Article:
What’s more, we generally only get to see the polished, edited versions of everybody else’s stories, so it’s easy to feel like a massive imposter. Remind yourself that you deserve to write just as much as anyone else on this planet, and that getting to the finish line messily is the only way to actually get there.

Gif of a white woman in safety gear running down a hill (posibly a cheese rolling festival) and spectacularly face-planting in the grass
5. Practise being vulnerable

Some days just sitting down to write feels overwhelming and vulnerable. Other days it’ll be sharing a story on the forums, or sending it out to a lit mag, or pitching an agent, or embarking on another round of novel edits when you thought you’d be done by now. We get blocked or overcome by imposter syndrome because writing or creativity has led to some form of emotional pain in the past and our brains are doing their utmost to stop that happening again (see point 1).

The more you can give yourself the experience of being creatively vulnerable and it turning out OK, the easier it will get.

6. Don’t wait for perfection

If we waited for the perfect, fully-formed, utterly original, guaranteed best-seller but also well-received-in-the-highbrow-magazine-of-your-dreams story, none of us would get round to writing a single word. Beginning a writing project is a leap of faith, a wild flail into the unknown, and confidence is just the same.

You have to show up at your laptop or notebook as someone who believes in themselves, even if that self-belief is still quite small and fragile. Keep going and your confidence will grow in the moments you’re not thinking about it.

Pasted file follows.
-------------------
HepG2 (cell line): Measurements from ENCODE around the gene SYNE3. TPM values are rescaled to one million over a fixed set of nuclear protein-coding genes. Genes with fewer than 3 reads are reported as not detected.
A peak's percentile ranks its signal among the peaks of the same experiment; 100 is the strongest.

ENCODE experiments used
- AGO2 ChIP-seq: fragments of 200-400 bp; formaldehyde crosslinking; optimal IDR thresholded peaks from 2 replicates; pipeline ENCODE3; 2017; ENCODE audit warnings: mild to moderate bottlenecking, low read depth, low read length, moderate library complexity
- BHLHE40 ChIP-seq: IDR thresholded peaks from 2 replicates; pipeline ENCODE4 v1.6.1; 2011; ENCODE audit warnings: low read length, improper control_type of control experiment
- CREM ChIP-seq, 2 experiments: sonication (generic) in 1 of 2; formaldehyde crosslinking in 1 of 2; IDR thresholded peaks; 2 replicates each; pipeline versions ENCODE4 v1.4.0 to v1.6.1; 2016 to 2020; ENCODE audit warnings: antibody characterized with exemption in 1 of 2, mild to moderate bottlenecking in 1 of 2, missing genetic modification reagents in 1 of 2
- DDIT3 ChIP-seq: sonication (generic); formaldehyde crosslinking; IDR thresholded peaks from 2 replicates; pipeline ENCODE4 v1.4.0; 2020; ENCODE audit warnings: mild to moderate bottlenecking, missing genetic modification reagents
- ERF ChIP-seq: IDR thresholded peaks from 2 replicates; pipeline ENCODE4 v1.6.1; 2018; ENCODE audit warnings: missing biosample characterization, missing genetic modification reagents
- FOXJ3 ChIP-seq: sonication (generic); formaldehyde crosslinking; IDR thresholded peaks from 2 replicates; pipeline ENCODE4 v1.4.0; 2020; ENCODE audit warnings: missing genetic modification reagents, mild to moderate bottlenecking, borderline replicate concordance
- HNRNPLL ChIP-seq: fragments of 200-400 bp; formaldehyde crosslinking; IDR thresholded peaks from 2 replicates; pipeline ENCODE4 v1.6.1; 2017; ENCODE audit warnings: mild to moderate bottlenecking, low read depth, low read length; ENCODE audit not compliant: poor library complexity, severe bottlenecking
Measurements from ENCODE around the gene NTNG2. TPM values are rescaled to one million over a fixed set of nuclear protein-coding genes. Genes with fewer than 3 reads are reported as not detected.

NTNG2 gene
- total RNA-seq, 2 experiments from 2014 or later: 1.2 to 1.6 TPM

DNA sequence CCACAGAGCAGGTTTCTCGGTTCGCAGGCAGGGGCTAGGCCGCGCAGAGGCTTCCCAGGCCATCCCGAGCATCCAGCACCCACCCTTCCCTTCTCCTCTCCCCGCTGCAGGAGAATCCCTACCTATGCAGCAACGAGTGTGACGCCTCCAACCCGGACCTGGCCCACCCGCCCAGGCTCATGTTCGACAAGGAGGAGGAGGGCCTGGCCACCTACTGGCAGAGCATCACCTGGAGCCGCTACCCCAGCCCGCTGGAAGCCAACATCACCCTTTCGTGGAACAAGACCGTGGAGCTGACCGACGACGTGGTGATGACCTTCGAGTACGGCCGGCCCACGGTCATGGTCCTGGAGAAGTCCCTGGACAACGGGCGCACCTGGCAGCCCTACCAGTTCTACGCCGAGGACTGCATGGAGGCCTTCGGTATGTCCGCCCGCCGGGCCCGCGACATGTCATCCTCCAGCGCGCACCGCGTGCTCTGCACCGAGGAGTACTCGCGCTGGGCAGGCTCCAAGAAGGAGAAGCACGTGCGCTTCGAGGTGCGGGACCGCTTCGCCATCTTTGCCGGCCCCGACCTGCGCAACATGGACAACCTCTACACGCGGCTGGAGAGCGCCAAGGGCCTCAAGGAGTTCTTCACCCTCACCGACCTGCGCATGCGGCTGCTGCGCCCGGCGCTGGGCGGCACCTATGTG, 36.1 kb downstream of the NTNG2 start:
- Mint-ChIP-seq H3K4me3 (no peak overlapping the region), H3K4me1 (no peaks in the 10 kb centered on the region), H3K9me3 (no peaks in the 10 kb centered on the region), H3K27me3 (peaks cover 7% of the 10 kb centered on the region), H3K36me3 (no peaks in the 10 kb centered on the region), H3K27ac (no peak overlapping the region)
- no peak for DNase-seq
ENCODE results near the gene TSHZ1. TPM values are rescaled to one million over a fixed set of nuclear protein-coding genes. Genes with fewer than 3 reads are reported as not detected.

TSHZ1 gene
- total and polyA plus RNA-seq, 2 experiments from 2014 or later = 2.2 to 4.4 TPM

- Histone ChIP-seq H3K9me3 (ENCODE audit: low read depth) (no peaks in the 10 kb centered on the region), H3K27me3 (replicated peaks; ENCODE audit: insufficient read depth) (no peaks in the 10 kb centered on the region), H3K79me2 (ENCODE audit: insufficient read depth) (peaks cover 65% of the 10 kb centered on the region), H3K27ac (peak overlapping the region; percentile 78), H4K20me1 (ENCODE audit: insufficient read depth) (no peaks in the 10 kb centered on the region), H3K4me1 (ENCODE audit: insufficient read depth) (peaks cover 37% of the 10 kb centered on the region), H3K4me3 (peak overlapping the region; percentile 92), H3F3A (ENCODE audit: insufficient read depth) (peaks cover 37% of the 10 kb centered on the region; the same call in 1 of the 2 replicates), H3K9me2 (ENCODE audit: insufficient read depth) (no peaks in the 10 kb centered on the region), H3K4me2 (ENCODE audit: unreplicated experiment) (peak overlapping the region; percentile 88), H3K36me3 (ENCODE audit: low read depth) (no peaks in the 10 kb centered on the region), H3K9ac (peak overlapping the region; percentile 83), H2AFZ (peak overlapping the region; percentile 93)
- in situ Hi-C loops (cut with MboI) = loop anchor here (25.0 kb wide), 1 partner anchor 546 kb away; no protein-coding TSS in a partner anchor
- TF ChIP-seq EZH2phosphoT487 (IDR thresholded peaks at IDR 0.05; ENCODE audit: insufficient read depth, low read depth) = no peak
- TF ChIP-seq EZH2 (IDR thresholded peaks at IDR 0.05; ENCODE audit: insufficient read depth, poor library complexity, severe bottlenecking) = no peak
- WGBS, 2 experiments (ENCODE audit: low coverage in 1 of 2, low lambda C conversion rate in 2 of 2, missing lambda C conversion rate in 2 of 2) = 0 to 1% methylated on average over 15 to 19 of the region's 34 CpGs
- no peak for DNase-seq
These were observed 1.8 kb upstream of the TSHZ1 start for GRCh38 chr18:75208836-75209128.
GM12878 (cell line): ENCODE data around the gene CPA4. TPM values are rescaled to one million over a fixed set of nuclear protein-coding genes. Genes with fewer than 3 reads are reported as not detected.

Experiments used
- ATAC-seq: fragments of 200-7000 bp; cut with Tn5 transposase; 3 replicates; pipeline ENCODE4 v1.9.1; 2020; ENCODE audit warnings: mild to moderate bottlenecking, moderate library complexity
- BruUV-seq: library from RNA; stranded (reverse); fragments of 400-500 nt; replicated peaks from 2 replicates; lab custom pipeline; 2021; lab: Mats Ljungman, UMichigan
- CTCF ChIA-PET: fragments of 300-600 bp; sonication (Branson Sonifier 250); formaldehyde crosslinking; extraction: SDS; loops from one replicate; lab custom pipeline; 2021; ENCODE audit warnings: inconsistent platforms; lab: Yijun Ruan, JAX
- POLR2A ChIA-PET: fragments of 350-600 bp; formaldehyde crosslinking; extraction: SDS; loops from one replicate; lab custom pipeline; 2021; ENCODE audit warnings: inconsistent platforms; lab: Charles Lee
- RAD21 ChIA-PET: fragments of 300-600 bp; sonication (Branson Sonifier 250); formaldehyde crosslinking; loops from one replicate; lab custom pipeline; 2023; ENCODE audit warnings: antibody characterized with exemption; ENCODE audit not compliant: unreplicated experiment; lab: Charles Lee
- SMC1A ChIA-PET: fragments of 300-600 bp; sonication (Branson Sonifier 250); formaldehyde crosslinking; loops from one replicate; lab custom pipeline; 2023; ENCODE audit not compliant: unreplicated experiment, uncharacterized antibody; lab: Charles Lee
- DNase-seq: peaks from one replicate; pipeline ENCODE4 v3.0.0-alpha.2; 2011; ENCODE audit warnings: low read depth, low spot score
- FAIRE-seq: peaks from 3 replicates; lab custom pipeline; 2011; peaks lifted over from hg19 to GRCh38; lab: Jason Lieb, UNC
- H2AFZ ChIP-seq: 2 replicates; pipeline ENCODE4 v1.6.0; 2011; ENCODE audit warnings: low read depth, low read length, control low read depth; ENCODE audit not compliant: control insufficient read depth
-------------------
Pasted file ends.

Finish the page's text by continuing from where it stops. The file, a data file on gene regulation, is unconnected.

Animated gif of a plant growing leaves
7. Find a role model

The best role models are ones that you see yourself in. It could be something practical like having a similar background (which is one of the reasons representation matters so much) or something more ineffable – an affinity you feel with that writer and their work.

When you sense that an artist is ‘like you’ in some way, it gives you a blueprint or a star to shoot for. Your role model might be a novelist you admire, a friend whose bravery inspires you, a painter, songwriter… it will be very personal and doesn’t have to make sense to anyone but you.

Having a role model (or several) like this will build your confidence because it enables you to believe that someone ‘like you’ is doing what they’re doing, so maybe *you* could do something like that too… and that’s magical.

8. Embrace imposter syndrome

Aside from the syndrome, what is an imposter? Someone who pretends to be someone else, shows up where they’re not allowed and causes some manner of havoc. Think Rosalind disgusing herself as a man to teach the guy she fancies how to be a good boyfriend in As You Like It, James Bond smirking his way into high places, Anna Delvey fronting out financial institutions with just a withering look and chunky eyewear… when you think of it this way, being an imposter becomes actually kind of badass.

What would it be like to play around with that feeling of being somewhere you’re not supposed to be, of getting too big for your boots, of having swindled or fluked your way into somewhere grand and exclusive?

When that impostery feeling comes up, treat it not as a sign to shrink and self-reject, but as an opportunity to play with expectations and enjoy your outrageous luck.

Gif of a Black woman in a headscarf and dark glasses pulling up the collar of her coat and looking from side to side suspiciously

And if you need a little extra help, head on over to Writing Without Fear for a deep-dive into facing your creativity demons. We’ve got your back, baby.